They are usually less than £170 and can be replaced with every boiler service. These filters can prolong the boiler’s life and help to prevent costly damage.
This fault code refers to water circulation and could indicate a problem with the pump.
This large component is responsible for heating the water and pushing it out of the boiler. If the pump is operating properly, you will hear the boiler switch on and a vibration.
Depending on the problem, faulty pumps can cause unusual sounds like clanging or a loss of movement.
Pumps have a shaft and bearings that allow them to spin freely. If any of these parts get stuck, it can lead to pump failure.
Heating sludge in this area can cause problems with the main one being pump failure. However, blockages can also occur when there is air. This is called an “air lock”.
The bearings of an older pump may have been worn out by prolonged use
Modern pumps have many speed settings. If your pump was installed recently, it might be the wrong setting.
If your boiler and/or pump have been in use for a while, this is unlikely to be true.
Fixing a Pump Fault
If the speed setting was not correct during installation or recent work, it is the easiest problem to resolve. This can be quickly identified and corrected by an engineer.
You can deal with a heating blockage using the same process as above. Although an air lock is more complicated and costly, it can be fixed with a simpler approach.
An engineer will use a tool known as a bleed screw, which allows air to escape the pump until it starts to leak. After that the pump can be reinstalled.
Your engineer will recommend a replacement if any parts of the pump are damaged or worn. Once the pump stops working, it will fail again, even if the individual parts have been repaired. On average, new pumps cost between £250 and £300.
Low Water Pressure
This could mean that the water pressure may be too low. The Glow-Worm boiler F75 fault is often accompanied by a faulty sensor.
Boiler water pressure tends to fall below the required range about once a year. However, low pressure does not necessarily mean that there is an underlying problem and you do not need a Gas Safe registered engineer to fix this, you can do it yourself and it may remove any fault codes on your Glow Worm boiler.
How do I fix my own Glow Worm boiler with the F75 Fault?
While not all fault codes can be safely addressed by attempting to reset the Glow Worm boiler’s thermostat, you can for the F75 fault. For the F75 fault, hold down the power button for five second. A symbol that looks like a cross will flash on your display. The unit will then restart.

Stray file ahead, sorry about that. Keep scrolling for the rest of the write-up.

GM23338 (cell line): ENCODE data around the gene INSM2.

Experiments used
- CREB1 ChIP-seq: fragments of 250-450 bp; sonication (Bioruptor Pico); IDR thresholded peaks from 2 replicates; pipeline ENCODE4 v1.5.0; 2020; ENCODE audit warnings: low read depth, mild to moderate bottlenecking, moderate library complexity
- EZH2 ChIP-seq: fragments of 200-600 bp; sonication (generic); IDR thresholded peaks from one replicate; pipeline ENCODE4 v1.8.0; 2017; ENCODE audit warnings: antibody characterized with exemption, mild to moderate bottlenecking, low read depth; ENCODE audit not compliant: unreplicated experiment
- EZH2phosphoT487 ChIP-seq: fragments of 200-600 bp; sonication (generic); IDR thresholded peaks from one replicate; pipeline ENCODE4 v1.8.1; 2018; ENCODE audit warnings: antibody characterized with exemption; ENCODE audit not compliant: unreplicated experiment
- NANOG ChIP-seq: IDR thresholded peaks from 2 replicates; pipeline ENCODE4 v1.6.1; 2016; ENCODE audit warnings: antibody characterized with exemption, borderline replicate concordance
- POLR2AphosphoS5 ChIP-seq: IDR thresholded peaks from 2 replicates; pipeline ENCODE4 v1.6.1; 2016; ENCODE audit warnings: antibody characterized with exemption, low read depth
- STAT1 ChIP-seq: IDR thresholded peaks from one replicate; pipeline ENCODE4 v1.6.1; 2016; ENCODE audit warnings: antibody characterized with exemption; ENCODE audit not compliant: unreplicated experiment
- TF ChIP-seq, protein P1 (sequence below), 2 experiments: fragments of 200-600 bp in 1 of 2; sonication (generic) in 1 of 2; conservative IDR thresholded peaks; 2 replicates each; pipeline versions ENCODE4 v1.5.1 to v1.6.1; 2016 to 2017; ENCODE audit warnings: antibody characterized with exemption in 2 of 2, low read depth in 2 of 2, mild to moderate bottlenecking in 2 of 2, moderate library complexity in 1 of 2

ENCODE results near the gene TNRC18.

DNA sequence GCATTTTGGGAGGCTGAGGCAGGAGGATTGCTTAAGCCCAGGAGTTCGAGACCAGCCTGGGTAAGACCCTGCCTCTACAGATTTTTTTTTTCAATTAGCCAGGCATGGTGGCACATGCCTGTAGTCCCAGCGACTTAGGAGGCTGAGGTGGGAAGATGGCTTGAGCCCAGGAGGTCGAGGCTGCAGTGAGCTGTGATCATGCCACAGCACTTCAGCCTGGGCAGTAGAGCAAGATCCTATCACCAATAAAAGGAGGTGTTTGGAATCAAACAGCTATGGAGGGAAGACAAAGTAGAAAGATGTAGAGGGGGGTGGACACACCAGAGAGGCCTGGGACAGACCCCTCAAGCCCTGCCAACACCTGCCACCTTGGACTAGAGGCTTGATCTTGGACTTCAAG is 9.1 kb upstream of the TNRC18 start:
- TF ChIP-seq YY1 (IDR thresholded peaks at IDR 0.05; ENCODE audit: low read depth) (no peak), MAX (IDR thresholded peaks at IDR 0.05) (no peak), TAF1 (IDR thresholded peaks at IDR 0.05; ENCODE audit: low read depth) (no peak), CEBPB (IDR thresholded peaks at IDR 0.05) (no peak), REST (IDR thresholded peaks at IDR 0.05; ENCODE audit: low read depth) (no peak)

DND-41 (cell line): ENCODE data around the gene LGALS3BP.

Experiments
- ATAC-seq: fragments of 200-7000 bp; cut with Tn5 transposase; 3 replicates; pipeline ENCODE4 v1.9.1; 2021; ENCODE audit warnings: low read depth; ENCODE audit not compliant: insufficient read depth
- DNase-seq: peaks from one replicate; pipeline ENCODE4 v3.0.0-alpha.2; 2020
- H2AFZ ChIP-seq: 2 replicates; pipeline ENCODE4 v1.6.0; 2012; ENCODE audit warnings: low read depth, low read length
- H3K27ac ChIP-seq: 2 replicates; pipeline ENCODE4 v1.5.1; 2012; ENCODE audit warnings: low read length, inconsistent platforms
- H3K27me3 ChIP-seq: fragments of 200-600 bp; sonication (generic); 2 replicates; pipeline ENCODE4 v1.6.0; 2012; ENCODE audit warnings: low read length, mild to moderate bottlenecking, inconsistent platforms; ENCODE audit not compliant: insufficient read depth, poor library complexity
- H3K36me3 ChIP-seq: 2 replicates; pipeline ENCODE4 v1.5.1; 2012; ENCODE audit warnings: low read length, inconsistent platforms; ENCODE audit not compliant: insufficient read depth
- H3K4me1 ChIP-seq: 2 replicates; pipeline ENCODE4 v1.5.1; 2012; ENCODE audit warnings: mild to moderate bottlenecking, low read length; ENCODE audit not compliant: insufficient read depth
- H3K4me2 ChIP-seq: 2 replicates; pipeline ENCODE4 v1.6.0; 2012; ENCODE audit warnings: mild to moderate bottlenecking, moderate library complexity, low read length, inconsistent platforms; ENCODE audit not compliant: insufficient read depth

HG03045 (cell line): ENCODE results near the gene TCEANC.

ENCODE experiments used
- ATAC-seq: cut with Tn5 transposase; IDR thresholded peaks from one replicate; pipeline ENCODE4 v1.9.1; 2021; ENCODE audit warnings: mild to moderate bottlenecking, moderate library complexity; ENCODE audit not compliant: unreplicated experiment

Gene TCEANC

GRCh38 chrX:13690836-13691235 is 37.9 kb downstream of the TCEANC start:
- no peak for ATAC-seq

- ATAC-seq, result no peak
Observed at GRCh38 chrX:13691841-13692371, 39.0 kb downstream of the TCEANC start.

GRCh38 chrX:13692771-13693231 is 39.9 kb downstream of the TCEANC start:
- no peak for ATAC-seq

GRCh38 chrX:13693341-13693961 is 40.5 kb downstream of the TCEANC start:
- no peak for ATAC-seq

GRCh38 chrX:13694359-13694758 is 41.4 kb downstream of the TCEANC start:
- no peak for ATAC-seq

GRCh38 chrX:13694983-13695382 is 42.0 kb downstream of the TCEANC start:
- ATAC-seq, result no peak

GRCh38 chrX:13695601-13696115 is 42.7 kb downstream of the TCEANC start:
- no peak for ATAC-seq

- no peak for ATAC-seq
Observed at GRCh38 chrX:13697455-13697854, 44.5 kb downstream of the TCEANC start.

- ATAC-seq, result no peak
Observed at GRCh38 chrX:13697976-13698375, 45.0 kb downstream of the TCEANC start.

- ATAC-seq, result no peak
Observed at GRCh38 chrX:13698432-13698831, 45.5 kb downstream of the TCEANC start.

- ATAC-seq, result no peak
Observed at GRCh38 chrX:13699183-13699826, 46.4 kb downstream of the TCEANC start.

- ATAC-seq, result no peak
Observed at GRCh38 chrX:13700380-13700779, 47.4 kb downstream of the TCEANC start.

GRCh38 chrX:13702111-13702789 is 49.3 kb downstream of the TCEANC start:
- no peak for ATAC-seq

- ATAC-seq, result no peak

You can top up your pressure gauge if the reading is below 1 bar to determine if the fault code has been cleared.
- Make sure your boiler is at its lowest temperature
- Locate the two faucets under the boiler.
- Keep their hands parallel to pipes.
- The pressure gauge should not rise above 2
- Turn the taps to a perpendicular orientation and close them.
- Reset the boiler
This code suggests that low pressure may not be the sole cause. You will still need to have an engineer check the pressure sensor.
It is important to know how to maintain the boiler’s pressure. You will most likely need to do this at least once per year and should be at least completed during boiler servicing.
Maintaining the proper levels of heat will extend the boiler’s life and save you money in future repairs.
Does an F75 Glowworm boiler Fault code mean i need a new boiler?
You might find Vaillant boilers results when you search for Glow Worm fault codes but you will notice regardless that it doesn’t mean that you need a new boiler right away. However, if you have an old boiler, it may be time to consider this as blockages and parts failing usually lead to other problems.
Glow Worm was acquired by Vaillant in 2001. It is now an integrated brand. Glow Worm boilers and Vaillant boilers often have the same fault codes, as is F75.
But, they may not use the same system in all models. If you have a Glow Worm model, make sure to double-check before you follow the Vaillant boilers advice.